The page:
The Unpopular Mr. Biden

Whoever said a President who tries to redistribute wealth wins friends?

Above: President Biden at UN Conference on Climate Change, Nov. 1. Photo courtesy NY Times

It’s not going out on a limb to propose that a poll reflects equally on the group being polled as it does on the person or institution(s) being polled.

And it’s not going out on a limb to require of the reporting of a poll, some context as to the tone and atmosphere from which a group of us are plucked and asked some pretty silly questions.

The recent hand wringing on Biden’s sinking approval rating deserves more scrutiny than the American public is being offered.

What the reporting on these “latest polls” in particular reveals is what the polls don’t show.

1.America has not looked kindly on her leaders who have attempted to redistribute wealth.

Look no further than the tenure of FDR (32). As much as FDR was admired, Eleanor his wife and First Lady, and Henry Wallace, his Vice President were popularly reviled. Leave it to Eleanor and Henry — not the President — for America’s tilt towards redistributing wealth, eg. for “letting Commies into the government.”

2.Copy that and baste with a tradition of America isolationism: America fails to look beyond her shores.

Is Angela Merkel all that popular for allowing refugees to resettle in Europe and for demonstrating climate justice leadership — the two stark failures of current American Congressional deliberations? No, we prefer our political excuses and mea culpas stop at our shores.

3.Approval — the question, how much we approve of the President — conflates man and office.

So ironic, isn’t it, to compare Mr. Biden’s ‘approval’ rating with 45’s?

This conflating has permeated our collective reasoning: we can fondly remember ‘having a beer with Bush (43).’

4.Copy that and frost with a blindness to institutional reckoning.

Instead of contrasting Biden’s approval rating with his predecessors, compare to Congress’s current approval rating (low twenties) or the Supreme Court’s current approval (low twenties).

5.Wrap these ‘naggings’ in a blanket of “fake assessment” (1) and President Biden doesn’t look so bad.

Which reveals that America is losing an opportunity for channeling its future, to restoring what has been lost: our dignity, our prominence on the “world stage,” our fairness, our decency.

So what specifically are we avoiding?

1.A moment of self-reflection: We are disappointed in Biden.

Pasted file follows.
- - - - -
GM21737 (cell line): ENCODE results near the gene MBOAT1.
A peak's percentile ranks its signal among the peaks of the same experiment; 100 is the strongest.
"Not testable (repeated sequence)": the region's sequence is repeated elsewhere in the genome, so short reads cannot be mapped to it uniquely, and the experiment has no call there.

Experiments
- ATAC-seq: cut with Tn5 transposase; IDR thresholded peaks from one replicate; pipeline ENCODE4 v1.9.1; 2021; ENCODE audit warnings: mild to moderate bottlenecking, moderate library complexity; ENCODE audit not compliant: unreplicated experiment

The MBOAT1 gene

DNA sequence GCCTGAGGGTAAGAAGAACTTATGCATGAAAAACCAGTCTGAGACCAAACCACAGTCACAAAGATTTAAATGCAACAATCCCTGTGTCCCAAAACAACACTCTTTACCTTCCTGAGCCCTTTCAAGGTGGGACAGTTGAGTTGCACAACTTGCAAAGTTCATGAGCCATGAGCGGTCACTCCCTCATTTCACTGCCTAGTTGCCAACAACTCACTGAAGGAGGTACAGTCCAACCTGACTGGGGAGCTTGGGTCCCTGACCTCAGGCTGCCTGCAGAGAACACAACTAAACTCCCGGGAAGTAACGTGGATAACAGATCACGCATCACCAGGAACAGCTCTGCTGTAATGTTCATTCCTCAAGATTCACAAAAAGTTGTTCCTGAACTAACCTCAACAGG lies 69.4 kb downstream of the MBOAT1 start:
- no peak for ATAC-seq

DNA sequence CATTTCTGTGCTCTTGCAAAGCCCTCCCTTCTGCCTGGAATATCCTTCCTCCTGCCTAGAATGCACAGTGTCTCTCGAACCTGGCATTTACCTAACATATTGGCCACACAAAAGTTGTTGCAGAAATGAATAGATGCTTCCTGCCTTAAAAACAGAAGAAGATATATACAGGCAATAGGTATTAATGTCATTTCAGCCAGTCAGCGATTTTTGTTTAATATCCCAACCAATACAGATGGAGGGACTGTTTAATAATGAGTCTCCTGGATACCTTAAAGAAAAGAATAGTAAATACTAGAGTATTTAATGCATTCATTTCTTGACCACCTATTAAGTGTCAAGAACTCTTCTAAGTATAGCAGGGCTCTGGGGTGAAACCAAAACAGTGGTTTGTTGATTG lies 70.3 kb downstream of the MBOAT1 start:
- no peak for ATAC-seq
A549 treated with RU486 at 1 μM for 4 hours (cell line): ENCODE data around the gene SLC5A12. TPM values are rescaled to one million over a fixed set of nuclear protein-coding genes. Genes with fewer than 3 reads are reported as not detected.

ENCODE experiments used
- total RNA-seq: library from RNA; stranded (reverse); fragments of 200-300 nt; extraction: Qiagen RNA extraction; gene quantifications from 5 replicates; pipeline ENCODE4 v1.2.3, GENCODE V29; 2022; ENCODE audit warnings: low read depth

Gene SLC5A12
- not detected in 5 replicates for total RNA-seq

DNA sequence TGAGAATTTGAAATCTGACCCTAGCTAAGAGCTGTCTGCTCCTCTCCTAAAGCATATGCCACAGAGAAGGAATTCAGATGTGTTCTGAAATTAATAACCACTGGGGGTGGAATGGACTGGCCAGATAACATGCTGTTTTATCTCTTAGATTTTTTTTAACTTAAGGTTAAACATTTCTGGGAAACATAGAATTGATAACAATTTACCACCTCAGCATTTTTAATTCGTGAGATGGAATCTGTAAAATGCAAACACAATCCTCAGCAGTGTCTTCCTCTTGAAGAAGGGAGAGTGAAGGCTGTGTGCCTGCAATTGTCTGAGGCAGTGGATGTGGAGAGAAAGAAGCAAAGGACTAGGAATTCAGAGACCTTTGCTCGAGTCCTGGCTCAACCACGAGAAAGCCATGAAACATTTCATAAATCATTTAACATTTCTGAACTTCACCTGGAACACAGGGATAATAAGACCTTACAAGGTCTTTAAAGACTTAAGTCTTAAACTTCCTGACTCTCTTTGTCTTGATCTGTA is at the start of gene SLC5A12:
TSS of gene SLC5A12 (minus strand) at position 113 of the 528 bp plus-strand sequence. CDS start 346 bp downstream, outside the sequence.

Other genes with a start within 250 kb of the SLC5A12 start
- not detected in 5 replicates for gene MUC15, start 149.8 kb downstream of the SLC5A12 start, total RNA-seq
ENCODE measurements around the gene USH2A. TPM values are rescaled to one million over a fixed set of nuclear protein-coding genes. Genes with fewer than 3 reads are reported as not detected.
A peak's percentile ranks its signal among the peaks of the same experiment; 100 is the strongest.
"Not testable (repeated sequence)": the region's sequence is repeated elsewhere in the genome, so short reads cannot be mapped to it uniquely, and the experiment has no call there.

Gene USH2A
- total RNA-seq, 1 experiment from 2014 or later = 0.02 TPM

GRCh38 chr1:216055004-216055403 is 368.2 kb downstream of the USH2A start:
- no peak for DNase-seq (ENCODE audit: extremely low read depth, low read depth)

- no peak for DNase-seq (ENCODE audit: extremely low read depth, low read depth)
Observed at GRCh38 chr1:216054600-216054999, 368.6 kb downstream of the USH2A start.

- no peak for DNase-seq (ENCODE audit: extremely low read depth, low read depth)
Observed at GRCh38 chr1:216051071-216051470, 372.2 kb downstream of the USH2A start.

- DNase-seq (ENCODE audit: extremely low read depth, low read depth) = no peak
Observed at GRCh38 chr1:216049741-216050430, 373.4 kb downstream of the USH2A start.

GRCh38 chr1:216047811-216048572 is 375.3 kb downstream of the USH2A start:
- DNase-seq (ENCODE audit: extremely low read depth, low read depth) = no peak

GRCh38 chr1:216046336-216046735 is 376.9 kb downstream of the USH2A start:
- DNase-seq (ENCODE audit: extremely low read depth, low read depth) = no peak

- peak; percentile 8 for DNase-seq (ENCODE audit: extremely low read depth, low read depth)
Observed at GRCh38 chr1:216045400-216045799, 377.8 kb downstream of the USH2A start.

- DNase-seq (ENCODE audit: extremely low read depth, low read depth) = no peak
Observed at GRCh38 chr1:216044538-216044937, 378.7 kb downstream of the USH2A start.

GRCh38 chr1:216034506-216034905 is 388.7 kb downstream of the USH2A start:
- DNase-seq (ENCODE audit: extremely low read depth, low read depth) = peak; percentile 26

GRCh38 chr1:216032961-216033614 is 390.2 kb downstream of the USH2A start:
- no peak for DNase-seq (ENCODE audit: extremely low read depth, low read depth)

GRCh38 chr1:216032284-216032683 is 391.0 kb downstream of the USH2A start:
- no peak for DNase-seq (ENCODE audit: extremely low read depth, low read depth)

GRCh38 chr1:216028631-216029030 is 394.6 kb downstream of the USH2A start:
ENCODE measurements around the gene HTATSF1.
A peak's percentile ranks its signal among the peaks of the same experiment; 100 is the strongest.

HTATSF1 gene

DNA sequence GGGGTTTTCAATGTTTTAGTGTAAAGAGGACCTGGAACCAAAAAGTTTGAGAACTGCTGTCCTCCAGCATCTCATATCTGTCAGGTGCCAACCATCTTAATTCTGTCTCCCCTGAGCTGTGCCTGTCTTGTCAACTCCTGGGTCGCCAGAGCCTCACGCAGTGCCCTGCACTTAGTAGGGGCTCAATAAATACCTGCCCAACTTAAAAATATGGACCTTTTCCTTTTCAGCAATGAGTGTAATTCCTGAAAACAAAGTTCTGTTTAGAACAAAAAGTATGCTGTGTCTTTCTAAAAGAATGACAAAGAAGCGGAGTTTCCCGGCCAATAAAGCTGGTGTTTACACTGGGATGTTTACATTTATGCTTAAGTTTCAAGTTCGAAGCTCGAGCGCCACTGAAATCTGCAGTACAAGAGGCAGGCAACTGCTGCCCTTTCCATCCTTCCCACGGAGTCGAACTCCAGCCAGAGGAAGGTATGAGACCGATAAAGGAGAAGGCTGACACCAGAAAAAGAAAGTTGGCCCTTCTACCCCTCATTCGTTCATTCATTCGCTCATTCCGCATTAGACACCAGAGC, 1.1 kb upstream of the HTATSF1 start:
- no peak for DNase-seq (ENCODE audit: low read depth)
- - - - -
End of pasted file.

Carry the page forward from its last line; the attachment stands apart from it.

Biden was elected because the alternative was unimaginable. We didn’t have to swallow our past anymore. Biden offered that option and 80 million of us grabbed it. Of course we are disappointed. We bought the reflection.

Now we are living with it.

2.A moment of admitting we are disaffected: we don’t like where we are, we don’t like the struggle ahead, and someone else is blameworthy.

‘Biden is not that much better than 45,’ begs the question that as a nation of souls we have not evolved that much since 45. Biden can remind us how much. His is the “empty vessel” of our pretenses.

3.A news-bait moment.

On any given evening, 1.2 million of us are watching Steve Kornacki and company gyrate on MSNBC. Over at Fox News it’s not much better — 2 million. Which means that the rest of the country is doing something else.

Apparently, not being distracted.

4.A reckoning moment: we don’t like redistribution of wealth.

As hard as this may sound, we fear that if our society fares better for all, we risk losing our status for some (cite “Veil of Scarcity”). We forget that Shay’s Rebellion was basically a mob incited insurrection. In Tulsa’s insurrection, the mob got a hold of bombs and planes. On 1/6 the mob brought bear spray and ropes for lynching.

In each case a mob, not a grievance, wreaked violence. The Dow rose January 6 and for most of January 2020. Government offices stayed open. Babies were born.

“This is a transformative moment,” our redistribution-wealth cheerleader hails as he attempts to corral his party around promises that helped get him (and them) elected.

And we respond, ‘what a crappy job, you’re doing.’

5.An “unsettling” moment.

Above: “Civil War,” MSNBC, image by author)

Here’s how I spent part of last night. I didn’t watch Steve Kornacki gyrate. I watched “Civil War” (MSNBC Special Report) with the picture off. I didn’t need to see the faces. I wanted to hear America speaking. And what I heard was “equilibrium.” repeated again and again and again. That “equilibrium”was a cherished state of being. Not the ‘namaste’ variety equilibrium. We are not in Yoga Class. No, the equilibrium these souls were speaking to is the sum meaning of struggle and sacrifice.

An approval rating attempts to, but fails to clarify our “unsettledness.”

Consider that Alexis De Tocqueville reflected on ‘equilibrium’ and America not too long ago. Permit me this summation:

America is so young and that is a good thing… and also ‘taken for bad,’ too often.

De Tocqueville’s travels revealed a young nation whose formation was ingrained by the attempt to right Europe’s dynastic wrongs.

We didn’t have much time for self-reckoning.

We bought slaves at market.

A “Presidential approval rating” is not a deep dive into America’s psyche. A President won’t stoke ‘equilibrium.’

We are making sure of that.

November 3


1-’We confirm what we refuse to acknowledge.’ Cf. Raden. Aja, “Consensus, Control and the Illusion of Truth,” Chapter 7, The Truth About Lies (2021). The works of Erving Goffman also deal with “mutuality” and other forms of implicit/explicit pretense.